Can Radovan Karadzic get a fair trial at The Hague?
Karadzic is charged with war crimes and genocide from the bloody 1990s conflict in the former Yugoslavia. He says the numbers of victims has been exaggerated, and accused the tribunal of being one-sided by bringing only Serbs to court.
In his home country, where he remains popular, many think the government should never have given him up in a bid for EU membership.
The former Serb leader said he was promised immunity from prosecution in exchange for keeping a low profile. The alleged text of the document was published last year in a Serbian newspaper.
But Richard Holbrooke has denied the claim, and The Hague tribunal has refused to recognize the deal.
During his years in hiding, Karadzic never lost touch with his friends. This is how today, a well-known Serbian writer, Brana Crncevic, came to publish a book written by the former Bosnian Serb leader while he was still in hiding. Karadzic sent Crncevic e-mails and attached his manuscript to one of them.
“He wrote the book while he was in hiding. When someone is lonely, what can he do except write?” says Karadzic’s publisher and friend, Crncevic. “Sometimes I’d also get letters from Radovan in my post box – they were friendly letters, but without clues as to where he was. Although he was in hiding, he was freer than us – we are living under a government that is a traitor to its people”
On the day Karadzic’s trial begins in The Hague, his followers vow to take to the streets.
Their daily demonstrations against his arrest were eventually forbidden by police.
Meanwhile, member of Karadzic’s defense team Goran Petronijevic says there’s little hope for a fair trial as some big politics is involved in the case.
Protest organizer Milenko Bodin from the faculty of security studies, University of Belgrade, says his government has sold out Karadzic.
“Ratko Mladic will not be enough," believes Bodin. "Like I said, general politics is to cleanse politics of the Balkans of Serbia. Serbia must vanish. This is a trial of the Serbian national being.”
But the Serbian government defends its decision to arrest and extradite Karadzic. Handing him over to The Hague Tribunal is a key step towards the country being considered for European Union membership.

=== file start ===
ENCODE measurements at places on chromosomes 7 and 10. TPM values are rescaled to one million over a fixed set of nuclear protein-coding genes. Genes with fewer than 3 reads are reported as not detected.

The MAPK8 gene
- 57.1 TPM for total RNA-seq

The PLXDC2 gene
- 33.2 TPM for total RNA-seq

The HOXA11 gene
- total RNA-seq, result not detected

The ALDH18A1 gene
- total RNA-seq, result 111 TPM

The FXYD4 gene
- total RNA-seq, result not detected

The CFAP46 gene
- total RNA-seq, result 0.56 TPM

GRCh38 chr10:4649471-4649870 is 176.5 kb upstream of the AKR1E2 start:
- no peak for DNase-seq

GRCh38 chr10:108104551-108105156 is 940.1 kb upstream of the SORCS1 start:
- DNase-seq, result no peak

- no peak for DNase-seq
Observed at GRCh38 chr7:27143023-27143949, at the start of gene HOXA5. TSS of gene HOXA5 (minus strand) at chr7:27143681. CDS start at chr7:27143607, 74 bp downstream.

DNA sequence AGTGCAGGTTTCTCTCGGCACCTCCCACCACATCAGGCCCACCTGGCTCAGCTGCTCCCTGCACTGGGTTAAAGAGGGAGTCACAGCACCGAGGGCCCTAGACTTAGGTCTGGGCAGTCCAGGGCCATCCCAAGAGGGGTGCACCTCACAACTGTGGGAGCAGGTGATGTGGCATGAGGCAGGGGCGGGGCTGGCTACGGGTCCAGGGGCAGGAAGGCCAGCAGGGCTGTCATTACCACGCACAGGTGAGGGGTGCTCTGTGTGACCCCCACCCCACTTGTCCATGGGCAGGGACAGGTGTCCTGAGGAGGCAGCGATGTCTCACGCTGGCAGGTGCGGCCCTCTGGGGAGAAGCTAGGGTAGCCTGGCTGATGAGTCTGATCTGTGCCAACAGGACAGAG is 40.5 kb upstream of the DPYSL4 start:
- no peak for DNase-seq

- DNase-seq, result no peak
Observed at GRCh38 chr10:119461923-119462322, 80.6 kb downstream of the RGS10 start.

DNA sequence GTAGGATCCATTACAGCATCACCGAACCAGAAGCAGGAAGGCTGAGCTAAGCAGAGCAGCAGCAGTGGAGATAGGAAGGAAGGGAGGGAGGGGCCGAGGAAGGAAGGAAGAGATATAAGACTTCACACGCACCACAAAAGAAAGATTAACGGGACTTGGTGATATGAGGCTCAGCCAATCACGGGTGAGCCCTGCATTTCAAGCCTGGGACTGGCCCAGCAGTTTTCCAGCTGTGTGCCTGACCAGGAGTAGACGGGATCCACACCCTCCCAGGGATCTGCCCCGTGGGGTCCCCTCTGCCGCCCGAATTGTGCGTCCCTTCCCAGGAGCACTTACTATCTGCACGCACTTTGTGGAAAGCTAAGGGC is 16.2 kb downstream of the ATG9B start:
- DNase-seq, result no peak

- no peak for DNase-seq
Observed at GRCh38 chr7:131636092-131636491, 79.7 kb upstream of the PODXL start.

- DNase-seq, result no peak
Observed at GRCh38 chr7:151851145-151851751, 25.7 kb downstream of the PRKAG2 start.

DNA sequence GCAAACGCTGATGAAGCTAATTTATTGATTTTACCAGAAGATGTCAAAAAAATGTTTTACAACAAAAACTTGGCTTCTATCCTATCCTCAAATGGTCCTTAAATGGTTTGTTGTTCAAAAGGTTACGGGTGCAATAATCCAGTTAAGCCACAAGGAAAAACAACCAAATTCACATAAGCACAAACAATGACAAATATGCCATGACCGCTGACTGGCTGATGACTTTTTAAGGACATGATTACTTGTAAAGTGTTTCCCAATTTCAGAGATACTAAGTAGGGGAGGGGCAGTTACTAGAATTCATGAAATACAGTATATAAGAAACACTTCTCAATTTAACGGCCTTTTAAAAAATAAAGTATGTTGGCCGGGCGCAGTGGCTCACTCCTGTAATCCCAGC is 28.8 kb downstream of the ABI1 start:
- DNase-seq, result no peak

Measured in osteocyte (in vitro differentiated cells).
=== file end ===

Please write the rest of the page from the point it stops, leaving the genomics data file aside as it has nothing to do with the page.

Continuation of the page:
Serbian Foreign Minister Vuk Jeremic does not doubt that. “Our international obligation, according to international law, is to fully cooperate with The Hague tribunal and no matter what we think and what our personal feelings are, in accordance with the constitution, we are going to continue doing that. But I can honestly and openly say that I wish the period of our cooperation with The Hague tribunal will be over quickly, so that we do not have anymore to ever again do with those people and their constitution.”
Karadzic’s book never made it to the bookshops and, what’s more, when he takes the stand to defend himself at the Hague, not many Serbs will be watching.
The president of the journalists association of Serbia, Ljiljana Smajlovic, who covered the trial of former Yugoslav president Slobodan Milosevic, says today’s bad economic times mean there won’t be many Serb journalists present this time around.
“Unless some outside western institutions funds the coverage of the trial, it does not get covered,” states Smajlovic. “And this time for Karadzic, I don’t think anyone is going to want to finance Karadzic’s defence in the Hague because a similar decision to closely follow Milosovic’s defence in the Hague backfired on western institutions because Milosovic was far more clever and far more competent in defending himself and managed to arouse a lot of anti-western sentiment during the trial.”
Radovan Karadzic is the 44th indicted war criminal Serbia has sent to stand trial in The Hague tribunal.